Theoretical discussions of “civil society” often leave people wondering: what does that mean and what is all the commotion about? The excitement arises from the realization that citizens, in their own communities—sometimes with the help of government, often without it—are trying to solve problems. Their projects challenge a cynicism deeply embedded in public life, an incivility that characterizes so much of the political culture, and a sense of futility that holds people back from public action and community involvement. The actions of neighborhood groups and regional coalitions suggest that entrepreneurship is alive and well in the social sphere.
The best way to understand what civil society is is to see it in action. Here is just a small sampling of the creative projects we at the Institute for Civil Society have run across (and in some cases supported) in our efforts to encourage the civic revival now taking root.
The Family Support Network, founded by Cheryl Honey, a former welfare mother, began as a small database in Bothell, Washington, that listed people and organizations able to support families in times of crisis. It is now a fully developed “yellow pages” that links community members with over 800 people in the Seattle area who share resources and do volunteer work. FSN also has its own FM radio program, “I Can Do That!,” which not only matches service providers with those in need of services, but also focuses on policy issues. Communities across the United States are inviting Honey and her colleagues to help them set up their own FSNs.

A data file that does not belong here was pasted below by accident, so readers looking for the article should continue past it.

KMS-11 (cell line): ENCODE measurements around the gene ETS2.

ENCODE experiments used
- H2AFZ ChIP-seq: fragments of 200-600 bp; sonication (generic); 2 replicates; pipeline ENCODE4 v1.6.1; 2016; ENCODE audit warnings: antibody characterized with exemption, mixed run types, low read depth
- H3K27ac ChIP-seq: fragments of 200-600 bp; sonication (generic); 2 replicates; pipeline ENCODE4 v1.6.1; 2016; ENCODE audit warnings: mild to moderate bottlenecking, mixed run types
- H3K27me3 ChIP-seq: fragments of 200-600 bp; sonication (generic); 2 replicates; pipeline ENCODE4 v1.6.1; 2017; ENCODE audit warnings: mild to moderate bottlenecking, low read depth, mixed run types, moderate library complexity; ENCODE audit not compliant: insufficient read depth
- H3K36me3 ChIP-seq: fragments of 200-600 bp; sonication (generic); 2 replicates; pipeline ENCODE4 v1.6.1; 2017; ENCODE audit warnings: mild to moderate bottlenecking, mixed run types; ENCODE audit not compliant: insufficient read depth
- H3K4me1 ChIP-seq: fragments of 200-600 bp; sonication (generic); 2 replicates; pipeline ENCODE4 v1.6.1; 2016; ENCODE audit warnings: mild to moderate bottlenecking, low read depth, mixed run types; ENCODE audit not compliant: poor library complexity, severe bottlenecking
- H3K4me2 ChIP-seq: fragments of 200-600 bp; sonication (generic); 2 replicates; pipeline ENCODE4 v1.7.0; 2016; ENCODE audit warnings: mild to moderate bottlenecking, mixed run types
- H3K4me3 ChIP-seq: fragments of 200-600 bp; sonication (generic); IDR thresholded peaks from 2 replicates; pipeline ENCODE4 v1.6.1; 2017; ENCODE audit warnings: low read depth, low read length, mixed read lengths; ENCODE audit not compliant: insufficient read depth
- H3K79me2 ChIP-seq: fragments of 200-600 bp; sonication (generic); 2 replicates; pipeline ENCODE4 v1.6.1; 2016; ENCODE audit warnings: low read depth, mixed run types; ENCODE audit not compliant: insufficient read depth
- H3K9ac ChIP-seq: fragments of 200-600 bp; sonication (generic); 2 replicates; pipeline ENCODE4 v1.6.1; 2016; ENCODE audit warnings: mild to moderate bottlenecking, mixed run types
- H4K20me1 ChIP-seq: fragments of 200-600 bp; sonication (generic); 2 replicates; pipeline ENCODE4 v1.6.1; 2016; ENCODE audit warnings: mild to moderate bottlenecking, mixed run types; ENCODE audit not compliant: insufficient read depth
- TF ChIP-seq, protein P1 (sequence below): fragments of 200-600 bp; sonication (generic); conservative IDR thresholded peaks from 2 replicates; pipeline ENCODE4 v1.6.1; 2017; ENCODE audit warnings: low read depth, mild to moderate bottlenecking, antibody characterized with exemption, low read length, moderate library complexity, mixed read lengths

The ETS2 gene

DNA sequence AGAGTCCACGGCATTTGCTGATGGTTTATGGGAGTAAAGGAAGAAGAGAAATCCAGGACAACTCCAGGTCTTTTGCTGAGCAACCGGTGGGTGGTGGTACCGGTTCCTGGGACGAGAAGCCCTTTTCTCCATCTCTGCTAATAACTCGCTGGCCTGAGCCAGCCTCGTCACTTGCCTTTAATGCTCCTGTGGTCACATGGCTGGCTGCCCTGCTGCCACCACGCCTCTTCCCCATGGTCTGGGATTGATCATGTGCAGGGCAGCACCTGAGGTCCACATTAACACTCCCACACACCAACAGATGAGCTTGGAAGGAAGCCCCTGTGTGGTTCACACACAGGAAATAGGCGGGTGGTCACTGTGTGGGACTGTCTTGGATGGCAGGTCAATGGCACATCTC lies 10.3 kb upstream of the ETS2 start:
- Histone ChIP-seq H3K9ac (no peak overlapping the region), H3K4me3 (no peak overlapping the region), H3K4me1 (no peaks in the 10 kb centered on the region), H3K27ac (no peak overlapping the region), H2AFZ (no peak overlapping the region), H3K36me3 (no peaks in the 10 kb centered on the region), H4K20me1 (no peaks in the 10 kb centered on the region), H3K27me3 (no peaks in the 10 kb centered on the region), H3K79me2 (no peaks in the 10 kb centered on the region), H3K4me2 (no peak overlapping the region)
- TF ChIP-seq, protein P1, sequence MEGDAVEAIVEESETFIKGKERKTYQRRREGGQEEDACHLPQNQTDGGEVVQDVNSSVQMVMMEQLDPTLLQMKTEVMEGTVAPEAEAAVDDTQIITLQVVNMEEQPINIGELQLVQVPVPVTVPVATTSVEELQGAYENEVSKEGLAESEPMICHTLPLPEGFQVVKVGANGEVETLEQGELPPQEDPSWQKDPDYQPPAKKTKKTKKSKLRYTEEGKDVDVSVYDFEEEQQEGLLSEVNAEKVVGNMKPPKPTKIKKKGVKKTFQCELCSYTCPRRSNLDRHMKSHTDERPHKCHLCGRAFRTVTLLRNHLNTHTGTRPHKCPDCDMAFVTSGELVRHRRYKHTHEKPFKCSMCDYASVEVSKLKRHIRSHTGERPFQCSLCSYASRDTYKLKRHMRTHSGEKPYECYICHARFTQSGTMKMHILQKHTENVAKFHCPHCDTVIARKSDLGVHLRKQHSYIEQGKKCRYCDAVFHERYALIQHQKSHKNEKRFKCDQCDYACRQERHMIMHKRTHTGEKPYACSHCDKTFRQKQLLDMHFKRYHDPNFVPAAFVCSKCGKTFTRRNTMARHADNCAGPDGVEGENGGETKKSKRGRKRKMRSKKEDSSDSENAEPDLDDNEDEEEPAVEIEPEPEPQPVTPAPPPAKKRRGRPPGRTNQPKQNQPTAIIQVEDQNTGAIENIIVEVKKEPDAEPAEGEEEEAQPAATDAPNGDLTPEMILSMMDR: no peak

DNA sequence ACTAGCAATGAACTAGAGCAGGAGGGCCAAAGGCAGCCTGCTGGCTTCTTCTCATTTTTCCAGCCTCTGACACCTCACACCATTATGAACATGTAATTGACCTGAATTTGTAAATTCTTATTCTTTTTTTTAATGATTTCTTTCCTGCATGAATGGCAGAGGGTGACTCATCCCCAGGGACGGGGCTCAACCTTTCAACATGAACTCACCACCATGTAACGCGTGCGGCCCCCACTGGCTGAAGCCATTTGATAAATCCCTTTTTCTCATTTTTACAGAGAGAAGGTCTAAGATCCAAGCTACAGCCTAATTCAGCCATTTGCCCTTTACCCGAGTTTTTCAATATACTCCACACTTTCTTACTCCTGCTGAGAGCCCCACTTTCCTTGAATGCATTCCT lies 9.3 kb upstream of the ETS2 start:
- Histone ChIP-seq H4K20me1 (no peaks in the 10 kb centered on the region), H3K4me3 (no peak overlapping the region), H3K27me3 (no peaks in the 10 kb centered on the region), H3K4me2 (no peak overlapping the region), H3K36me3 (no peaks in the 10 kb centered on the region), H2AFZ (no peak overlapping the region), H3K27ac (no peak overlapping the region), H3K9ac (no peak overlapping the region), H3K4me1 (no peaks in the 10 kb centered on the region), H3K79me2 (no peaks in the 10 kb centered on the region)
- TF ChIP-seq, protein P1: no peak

The River Watch Network brings river communities together to learn about and protect their rivers. Working with RWN, community groups such as schools, businesses, service clubs, state and local government agencies, and conservation groups analyze ecosystems and create strategies to conserve rivers. A Rio Grande/Rio Bravo pilot project in Texas uses 30 trained volunteers, 10 of whom are now Texas-certified water quality monitors, to sample water twice monthly at nine sites, focusing on the health effects of using contaminated waters. Next year RWN plans to target other affected rivers and the communities surrounding them.
The Ten Point Coalition is a national coalition of African-American ministers targeting at-risk youth in their own communities. The coalition, modeled on Boston’s Ten Point Coalition, reaches out to the most troubled young people, “adopting gangs,” patrolling neighborhoods, counseling victims, and using churches as community centers. By forming partnerships with social service agencies and law enforcement officers, the coalition has significantly reduced violence by local youths. The Ten Point Coalition in Dorchester, Massachusetts, is also working to create new entrepreneurial businesses run by former gang members who in turn employ other former gang members.
The Harlem Community Association, a secular counterpart of the Ten Point Coalition, is run by men who have served long sentences in New York state prisons. These men reach out to would-be predators through recreational activities, individual and group counseling, and frank talk about life in prison. Their central message is that taking personal responsibility for one’s actions is the first step in any successful rehabilitation process.
In a larger sense, that message goes to the heart of what the civil society sector is and does. All these community initiatives share the conviction that problem solving cannot be left to others. Effective government programs can make things better. But the best government policies have emerged from collaborative efforts among government, community institutions, and the private sector. And the most enduring social changes cannot simply be legislated by government. They arise from social action rooted in individual responsibility and accountability.